Edwin Hill

Associate Professor of French and Italian and American Studies and Ethnicity
Email edwinhil@usc.edu Office THH 155E Office Phone (213) 740-5744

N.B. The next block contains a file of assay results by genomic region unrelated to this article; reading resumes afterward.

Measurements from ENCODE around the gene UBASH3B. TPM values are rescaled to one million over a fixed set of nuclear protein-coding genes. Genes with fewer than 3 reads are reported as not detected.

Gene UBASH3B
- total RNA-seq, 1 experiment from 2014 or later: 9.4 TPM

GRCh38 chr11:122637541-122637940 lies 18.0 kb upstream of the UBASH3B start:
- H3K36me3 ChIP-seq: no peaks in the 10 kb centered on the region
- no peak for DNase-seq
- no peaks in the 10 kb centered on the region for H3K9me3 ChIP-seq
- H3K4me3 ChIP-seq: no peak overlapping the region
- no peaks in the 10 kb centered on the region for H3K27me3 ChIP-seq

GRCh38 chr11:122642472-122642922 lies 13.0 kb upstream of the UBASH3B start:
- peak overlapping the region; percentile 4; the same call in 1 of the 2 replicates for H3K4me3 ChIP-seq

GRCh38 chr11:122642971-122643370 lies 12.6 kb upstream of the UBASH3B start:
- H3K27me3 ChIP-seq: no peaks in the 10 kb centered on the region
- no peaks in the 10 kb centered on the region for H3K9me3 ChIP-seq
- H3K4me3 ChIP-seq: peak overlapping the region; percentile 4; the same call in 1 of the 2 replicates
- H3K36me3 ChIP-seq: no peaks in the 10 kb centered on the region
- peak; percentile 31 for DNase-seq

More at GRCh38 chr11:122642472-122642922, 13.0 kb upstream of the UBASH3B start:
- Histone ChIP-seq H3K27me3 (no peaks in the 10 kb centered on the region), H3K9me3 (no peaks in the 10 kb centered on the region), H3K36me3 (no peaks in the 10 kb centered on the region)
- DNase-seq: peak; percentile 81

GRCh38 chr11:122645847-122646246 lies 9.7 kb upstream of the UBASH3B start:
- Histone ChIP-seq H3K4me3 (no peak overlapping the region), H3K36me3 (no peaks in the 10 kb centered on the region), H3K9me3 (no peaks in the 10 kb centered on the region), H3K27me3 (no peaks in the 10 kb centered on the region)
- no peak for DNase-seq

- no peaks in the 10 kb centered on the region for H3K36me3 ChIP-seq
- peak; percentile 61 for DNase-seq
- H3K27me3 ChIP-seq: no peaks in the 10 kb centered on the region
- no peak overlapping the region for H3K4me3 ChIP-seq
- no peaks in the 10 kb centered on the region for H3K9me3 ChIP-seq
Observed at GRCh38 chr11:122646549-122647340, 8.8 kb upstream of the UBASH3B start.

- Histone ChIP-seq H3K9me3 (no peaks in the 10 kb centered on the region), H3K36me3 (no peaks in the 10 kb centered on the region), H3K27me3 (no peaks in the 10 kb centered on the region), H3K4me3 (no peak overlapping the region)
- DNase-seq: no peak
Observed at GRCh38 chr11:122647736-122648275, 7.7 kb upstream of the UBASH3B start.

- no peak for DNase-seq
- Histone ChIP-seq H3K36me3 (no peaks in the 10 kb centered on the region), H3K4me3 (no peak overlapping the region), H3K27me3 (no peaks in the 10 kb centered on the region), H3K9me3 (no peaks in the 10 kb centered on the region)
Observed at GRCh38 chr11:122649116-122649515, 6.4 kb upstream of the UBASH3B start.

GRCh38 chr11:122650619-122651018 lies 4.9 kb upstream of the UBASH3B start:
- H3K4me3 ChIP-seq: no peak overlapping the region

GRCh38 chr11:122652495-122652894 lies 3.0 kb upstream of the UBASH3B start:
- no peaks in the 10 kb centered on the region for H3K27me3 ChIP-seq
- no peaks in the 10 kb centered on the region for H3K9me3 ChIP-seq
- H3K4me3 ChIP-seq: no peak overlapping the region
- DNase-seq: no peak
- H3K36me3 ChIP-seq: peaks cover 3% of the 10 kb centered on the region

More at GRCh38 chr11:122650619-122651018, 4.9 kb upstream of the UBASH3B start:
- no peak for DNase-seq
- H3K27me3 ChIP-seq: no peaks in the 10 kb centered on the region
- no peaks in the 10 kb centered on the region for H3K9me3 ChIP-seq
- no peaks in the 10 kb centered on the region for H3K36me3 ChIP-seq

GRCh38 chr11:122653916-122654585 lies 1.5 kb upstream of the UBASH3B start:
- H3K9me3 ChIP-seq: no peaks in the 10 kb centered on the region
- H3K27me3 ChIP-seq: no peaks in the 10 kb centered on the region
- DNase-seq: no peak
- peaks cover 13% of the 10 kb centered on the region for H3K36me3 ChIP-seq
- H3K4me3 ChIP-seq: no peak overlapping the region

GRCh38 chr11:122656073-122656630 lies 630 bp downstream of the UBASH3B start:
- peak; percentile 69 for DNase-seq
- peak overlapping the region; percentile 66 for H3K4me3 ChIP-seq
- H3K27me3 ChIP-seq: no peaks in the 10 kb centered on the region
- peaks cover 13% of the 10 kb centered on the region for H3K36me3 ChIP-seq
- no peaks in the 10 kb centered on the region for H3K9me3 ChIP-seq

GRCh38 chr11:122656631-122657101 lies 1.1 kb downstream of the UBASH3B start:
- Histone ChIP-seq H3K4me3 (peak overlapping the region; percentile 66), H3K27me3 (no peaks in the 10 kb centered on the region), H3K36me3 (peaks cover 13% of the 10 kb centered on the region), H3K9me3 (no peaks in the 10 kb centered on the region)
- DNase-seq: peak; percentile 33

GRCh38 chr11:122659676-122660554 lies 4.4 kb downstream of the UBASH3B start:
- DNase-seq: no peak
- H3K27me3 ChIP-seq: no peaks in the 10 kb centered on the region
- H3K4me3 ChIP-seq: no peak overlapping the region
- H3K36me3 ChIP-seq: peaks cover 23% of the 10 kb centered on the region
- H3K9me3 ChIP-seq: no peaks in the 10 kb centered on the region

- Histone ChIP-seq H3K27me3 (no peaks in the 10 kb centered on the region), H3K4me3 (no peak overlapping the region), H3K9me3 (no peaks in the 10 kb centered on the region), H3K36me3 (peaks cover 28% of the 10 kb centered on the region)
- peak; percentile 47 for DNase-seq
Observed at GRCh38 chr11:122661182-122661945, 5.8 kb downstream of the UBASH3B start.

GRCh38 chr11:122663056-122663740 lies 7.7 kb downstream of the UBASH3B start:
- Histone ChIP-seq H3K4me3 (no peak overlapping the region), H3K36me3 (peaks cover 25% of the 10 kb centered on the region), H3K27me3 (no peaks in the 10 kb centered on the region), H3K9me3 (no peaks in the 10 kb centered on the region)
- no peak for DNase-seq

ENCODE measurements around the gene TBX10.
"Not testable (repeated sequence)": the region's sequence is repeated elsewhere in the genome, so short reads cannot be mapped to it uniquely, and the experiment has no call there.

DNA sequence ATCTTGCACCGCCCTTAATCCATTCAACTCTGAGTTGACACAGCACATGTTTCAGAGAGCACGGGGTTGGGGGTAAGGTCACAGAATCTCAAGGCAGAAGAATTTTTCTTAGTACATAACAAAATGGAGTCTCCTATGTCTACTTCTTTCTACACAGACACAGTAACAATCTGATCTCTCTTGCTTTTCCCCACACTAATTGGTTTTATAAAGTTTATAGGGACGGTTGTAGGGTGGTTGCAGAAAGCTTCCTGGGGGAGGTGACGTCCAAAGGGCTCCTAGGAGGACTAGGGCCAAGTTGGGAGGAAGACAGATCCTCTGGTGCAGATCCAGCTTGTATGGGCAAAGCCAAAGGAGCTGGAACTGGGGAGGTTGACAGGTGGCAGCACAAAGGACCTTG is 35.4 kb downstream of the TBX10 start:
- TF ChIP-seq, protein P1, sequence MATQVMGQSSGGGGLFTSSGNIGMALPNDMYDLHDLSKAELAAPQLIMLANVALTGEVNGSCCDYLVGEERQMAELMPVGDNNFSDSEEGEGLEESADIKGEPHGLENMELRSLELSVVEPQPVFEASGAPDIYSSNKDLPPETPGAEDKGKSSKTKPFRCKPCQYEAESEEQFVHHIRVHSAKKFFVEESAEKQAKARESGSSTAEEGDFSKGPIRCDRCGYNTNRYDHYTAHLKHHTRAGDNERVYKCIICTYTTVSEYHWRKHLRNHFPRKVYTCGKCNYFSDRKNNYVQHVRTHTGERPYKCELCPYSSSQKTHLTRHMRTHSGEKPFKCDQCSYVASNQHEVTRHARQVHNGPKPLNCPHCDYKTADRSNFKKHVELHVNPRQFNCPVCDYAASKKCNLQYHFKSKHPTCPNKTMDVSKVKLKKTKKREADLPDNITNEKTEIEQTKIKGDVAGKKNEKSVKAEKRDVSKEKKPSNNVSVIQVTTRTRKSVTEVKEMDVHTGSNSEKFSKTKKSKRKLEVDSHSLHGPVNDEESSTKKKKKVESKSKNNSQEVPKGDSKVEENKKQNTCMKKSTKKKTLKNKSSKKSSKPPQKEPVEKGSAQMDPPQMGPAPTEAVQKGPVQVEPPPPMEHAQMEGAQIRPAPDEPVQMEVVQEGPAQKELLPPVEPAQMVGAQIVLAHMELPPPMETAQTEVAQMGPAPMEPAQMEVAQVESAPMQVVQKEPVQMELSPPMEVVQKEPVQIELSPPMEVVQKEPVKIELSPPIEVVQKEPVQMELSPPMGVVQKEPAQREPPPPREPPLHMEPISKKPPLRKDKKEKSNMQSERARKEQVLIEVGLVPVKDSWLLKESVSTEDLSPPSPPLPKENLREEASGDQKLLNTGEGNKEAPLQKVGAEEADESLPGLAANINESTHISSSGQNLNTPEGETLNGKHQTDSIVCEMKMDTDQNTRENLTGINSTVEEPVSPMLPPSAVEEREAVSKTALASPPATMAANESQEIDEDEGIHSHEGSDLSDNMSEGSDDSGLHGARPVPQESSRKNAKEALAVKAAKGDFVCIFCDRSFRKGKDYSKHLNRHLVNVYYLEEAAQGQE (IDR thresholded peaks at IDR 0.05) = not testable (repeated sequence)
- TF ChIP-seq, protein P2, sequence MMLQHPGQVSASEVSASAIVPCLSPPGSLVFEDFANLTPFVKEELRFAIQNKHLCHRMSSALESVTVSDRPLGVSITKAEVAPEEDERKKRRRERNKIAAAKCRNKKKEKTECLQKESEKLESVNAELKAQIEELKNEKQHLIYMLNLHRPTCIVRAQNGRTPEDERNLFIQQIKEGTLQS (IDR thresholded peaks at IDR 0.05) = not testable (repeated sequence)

EDWIN HILL is associate professor in the Department of French & Italian and the Department of American Studies & Ethnicity. His first book, Black Soundscapes White Stages (Johns Hopkins UP, 2013), builds a conceptualization of sound as a terrain of post/colonial conquest and contestation where one’s place in the world is critically imagined and experienced. With an analytical lens trained to dynamics of black transnationalism and French colonial history, this book puts black French modernist poets like Leon-Gontran Damas in relation to black Atlantic popular musical forms and emergent technologies of sound transmission in the interwar years. Hill’s current book-in-progress, entitled Black Static and the French Republic of Sounddeals with sound culture and the politics of race and emotion in contemporary France. While dominant frameworks of black rage tend to limit themselves to feelings of anger and the individual psyche, black static names a range of “funky feelings” that–mediated through sound and vibration–touch, move, and circulate between bodies and beyond. Tracing black rage beyond negative affect, Black Static listens for the ways sonic friction can be generative, productive of tactile forces that recognize and situate black life beyond the frame of the nation-state. Hill’s scholarship appears most recently in the edited volumes: Sounds Senses (Liverpool UP, 2021), The New Modernist Studies (Cambridge UP, 2021), and Transpositions: Migration, Translation, Music (Liverpool UP, 2021). Edwin Hill is also the creator, host, and executive producer of Dance Hubsan audio docu-series about street dance and spaces of creative movement. As a teacher, his most recently created courses include GE lecture course FREN 270: Black Europe, the Maymester course FREN 318: Hip Hop Circles Around the World, and the graduate seminar CSLC 650: Comparative Sound Studies of the Global South. He also frequently teaches AMST 250: The African Diaspora and AMST 330: Black Music & the Political Imagination.